According to an example embodiment, this disclosure provides a method for delivering email message attachments to mobile communication devices in a wireless network, comprising (a) determining a unique identifier for a content item that is referenced in an email message; (b) determining, in dependence on the unique identifier, if an attachment corresponding to the referenced content item is present in an attachment cache, and (i.) if a corresponding attachment is not present in the attachment cache then processing the referenced content item to create the attachment and storing the attachment in the attachment cache identified by the unique identifier, and (ii.) if the corresponding attachment is present in the attachment cache, then retrieving the corresponding attachment from the attachment cache; and (c) sending the corresponding attachment to a mobile communication device.
  • [0062]
    In accordance with one embodiment of the present disclosure, there is provided a method for optimizing the delivery of email messages to mobile communication devices. The method includes: a) receiving an email message having at least one associated content item; b) determining from the email message an identifier related to the associated content item; c) determining if the content item has been previously processed; d) if the content item has not been previously processed, processing the content item to obtain an attachment and saving the processed attachment and the identifier to a memory; e) if the content item has been previously processed, retrieving the processed attachment from the memory using the identifier; and f) transmitting the processed attachment to the mobile communication device.
  • [0063]
    In accordance with another aspect of the present disclosure, there is provided a server for optimizing the delivery of email messages to mobile communication devices. The server includes memory for storing computer files and a controller connected to the memory. The controller has at least one processor for controlling the operation of the server. The server includes a communication subsystem connected to the controller for receiving and sending email messages to the mobile communication devices over a wireless network. The email message has at least one associated content item. The server also includes an email module connected to the controller and adapted to receive the email messages. The email module is configured to determine from the email message an identifier related to the associated content item and to determine if the content item has been previously processed, and to process the content item to obtain a processed attachment from the content item if the content item has not been previously processed. The email module is further configured to save the processed attachment and the identifier to the memory if the content item has not been previously processed. The email module is also configured to retrieve the processed attachment from the memory using the identifier if the email message has been previously processed.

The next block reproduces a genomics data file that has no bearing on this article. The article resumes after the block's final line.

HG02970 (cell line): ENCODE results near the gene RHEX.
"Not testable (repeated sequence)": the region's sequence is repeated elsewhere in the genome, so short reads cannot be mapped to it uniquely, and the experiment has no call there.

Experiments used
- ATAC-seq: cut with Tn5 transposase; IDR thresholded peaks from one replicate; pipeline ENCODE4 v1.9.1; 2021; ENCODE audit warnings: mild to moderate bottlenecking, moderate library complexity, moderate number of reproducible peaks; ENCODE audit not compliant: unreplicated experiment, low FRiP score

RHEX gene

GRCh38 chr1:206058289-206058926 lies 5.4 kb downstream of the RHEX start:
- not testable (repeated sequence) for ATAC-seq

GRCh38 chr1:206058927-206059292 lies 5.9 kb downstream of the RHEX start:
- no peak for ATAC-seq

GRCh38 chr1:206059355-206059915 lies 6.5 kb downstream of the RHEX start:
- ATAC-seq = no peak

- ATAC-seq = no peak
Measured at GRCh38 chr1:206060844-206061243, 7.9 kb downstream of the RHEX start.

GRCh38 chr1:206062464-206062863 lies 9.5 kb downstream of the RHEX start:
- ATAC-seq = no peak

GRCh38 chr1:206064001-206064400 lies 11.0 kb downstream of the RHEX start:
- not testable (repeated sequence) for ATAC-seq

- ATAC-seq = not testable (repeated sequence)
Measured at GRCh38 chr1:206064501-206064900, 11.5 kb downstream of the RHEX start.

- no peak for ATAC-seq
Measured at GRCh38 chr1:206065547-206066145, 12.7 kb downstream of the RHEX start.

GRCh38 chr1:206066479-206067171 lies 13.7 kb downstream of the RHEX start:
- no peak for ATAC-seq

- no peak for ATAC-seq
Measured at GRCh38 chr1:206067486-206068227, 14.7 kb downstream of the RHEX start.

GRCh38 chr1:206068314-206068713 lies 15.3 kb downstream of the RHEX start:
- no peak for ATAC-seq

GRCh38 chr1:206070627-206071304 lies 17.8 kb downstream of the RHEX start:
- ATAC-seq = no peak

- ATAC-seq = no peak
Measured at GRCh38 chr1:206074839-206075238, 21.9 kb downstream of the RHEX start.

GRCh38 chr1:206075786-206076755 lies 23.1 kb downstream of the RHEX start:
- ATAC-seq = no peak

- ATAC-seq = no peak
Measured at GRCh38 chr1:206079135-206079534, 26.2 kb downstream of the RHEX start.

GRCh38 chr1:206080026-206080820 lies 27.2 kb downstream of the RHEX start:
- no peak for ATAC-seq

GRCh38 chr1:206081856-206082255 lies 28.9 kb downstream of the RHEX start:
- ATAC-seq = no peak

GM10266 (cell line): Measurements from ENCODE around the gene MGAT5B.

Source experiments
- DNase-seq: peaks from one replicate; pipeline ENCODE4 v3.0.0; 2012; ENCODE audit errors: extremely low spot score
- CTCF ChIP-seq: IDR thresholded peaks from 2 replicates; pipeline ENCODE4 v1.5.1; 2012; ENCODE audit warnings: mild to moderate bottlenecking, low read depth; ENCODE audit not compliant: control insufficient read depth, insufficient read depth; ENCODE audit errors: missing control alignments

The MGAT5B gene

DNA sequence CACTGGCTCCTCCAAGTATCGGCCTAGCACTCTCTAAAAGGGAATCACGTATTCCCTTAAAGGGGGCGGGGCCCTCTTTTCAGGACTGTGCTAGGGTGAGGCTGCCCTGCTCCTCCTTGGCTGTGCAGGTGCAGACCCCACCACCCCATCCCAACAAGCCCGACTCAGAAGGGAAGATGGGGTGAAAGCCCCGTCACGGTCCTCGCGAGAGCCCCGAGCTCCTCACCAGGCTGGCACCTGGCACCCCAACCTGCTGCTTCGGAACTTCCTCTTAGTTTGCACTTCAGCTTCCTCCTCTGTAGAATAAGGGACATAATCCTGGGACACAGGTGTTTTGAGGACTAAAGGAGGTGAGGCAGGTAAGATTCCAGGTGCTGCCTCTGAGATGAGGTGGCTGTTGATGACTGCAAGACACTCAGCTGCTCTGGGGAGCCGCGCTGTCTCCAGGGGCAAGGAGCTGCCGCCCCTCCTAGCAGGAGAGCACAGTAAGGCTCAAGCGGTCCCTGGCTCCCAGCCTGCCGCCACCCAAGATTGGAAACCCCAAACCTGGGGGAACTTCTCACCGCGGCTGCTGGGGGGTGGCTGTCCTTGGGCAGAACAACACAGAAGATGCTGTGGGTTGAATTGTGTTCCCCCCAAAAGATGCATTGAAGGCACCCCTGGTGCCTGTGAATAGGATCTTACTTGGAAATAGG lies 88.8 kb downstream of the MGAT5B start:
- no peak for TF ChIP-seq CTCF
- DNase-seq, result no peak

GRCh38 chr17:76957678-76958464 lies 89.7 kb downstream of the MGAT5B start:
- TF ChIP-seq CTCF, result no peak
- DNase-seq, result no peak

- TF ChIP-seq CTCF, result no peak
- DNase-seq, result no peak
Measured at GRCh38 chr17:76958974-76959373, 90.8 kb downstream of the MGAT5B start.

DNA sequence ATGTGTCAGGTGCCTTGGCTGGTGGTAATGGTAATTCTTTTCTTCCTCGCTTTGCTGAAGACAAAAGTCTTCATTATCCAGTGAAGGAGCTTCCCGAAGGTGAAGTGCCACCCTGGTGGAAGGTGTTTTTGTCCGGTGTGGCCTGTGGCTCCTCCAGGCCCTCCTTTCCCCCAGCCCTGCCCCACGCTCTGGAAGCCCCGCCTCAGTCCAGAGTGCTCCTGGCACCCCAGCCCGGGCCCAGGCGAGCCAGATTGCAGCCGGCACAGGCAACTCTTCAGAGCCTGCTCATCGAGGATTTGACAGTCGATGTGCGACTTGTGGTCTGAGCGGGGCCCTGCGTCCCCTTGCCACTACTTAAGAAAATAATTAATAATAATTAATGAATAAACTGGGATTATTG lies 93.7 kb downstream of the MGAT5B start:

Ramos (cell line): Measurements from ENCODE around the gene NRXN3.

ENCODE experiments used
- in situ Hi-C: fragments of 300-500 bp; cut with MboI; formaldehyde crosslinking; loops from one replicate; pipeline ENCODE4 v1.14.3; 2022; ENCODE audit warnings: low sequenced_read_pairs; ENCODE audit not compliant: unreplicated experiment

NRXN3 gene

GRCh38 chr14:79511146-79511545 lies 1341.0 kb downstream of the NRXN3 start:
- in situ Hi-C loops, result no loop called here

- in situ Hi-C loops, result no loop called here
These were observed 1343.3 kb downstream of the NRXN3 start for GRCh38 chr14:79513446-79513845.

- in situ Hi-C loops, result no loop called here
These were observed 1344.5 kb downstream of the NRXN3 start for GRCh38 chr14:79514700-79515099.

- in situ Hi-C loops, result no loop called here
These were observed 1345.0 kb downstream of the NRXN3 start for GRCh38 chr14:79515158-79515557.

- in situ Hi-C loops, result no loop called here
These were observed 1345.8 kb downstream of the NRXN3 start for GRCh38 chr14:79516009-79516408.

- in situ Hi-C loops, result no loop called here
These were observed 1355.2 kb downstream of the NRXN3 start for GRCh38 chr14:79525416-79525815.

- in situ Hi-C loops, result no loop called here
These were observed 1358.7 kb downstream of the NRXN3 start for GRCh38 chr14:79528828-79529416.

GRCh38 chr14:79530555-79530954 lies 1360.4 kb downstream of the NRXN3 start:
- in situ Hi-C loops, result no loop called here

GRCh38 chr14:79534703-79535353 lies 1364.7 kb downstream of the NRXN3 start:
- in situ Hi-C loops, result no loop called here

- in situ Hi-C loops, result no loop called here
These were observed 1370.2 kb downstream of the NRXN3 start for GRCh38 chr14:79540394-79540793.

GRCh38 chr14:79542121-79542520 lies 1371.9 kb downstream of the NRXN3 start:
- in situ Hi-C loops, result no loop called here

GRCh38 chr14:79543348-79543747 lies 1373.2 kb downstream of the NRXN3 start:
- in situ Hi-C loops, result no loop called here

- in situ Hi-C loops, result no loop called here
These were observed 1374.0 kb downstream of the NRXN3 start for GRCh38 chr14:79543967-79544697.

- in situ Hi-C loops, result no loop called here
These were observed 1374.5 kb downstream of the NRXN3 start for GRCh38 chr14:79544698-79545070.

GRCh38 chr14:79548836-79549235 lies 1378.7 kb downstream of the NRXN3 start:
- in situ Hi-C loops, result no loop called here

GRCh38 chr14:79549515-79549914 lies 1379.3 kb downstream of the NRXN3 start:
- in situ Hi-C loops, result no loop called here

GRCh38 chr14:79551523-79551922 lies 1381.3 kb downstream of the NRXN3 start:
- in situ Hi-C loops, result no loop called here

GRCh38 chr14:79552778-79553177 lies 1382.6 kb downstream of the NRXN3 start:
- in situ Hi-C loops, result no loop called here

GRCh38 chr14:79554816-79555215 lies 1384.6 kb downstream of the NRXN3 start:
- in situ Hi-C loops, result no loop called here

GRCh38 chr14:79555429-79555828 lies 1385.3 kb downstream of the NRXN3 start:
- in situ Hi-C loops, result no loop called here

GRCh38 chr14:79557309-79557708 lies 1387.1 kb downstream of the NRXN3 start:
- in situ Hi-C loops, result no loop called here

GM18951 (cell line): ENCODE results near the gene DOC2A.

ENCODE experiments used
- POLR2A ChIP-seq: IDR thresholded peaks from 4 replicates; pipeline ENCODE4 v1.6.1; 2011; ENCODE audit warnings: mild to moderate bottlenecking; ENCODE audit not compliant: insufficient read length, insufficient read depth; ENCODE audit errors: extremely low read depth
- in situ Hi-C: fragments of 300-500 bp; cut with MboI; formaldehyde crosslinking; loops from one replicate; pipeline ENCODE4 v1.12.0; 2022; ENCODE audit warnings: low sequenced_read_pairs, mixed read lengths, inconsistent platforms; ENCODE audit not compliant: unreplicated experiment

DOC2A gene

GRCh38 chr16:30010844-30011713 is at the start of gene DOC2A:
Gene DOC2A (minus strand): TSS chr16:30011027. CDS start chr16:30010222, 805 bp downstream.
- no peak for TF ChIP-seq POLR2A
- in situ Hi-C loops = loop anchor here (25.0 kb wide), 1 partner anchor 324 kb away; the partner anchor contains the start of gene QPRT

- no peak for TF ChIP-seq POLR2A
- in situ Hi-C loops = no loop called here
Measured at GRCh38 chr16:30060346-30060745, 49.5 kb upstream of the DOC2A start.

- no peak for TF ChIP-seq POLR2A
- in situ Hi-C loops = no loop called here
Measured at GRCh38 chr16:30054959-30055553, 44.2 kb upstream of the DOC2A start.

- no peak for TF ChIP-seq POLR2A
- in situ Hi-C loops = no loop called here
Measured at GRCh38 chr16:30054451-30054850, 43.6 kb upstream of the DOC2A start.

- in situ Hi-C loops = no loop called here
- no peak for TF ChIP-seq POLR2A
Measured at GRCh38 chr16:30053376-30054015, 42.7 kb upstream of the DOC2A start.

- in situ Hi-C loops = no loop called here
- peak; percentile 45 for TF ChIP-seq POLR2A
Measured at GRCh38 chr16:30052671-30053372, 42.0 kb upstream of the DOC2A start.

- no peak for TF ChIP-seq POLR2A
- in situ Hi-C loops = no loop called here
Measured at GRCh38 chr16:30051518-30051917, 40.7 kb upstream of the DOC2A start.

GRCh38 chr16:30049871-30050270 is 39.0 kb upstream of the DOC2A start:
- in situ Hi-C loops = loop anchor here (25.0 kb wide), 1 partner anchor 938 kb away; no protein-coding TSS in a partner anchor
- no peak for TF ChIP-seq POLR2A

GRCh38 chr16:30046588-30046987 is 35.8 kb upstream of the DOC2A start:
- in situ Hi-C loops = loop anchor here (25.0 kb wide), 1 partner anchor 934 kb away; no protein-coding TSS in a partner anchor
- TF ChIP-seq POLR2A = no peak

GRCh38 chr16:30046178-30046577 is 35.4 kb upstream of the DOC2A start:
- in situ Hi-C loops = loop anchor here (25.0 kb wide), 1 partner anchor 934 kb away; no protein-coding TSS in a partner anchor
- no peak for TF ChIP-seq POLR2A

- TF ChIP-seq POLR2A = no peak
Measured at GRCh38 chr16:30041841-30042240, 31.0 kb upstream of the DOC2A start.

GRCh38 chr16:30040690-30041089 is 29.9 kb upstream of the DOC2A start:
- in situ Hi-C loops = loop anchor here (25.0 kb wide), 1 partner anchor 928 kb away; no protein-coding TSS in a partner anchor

• [0064]
    In accordance with further embodiments of the present disclosure, there are provided a computer program product comprising a computer readable medium having stored thereon computer executable instructions comprising instructions for practising the methods of the application.